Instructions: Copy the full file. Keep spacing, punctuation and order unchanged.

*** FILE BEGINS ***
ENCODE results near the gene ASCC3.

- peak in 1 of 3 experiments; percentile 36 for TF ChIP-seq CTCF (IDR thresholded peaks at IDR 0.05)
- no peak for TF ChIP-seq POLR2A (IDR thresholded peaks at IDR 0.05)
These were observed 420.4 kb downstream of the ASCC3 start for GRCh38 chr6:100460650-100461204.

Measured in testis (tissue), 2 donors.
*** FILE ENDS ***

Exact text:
ENCODE results near the gene ASCC3.

- peak in 1 of 3 experiments; percentile 36 for TF ChIP-seq CTCF (IDR thresholded peaks at IDR 0.05)
- no peak for TF ChIP-seq POLR2A (IDR thresholded peaks at IDR 0.05)
These were observed 420.4 kb downstream of the ASCC3 start for GRCh38 chr6:100460650-100461204.

Measured in testis (tissue), 2 donors.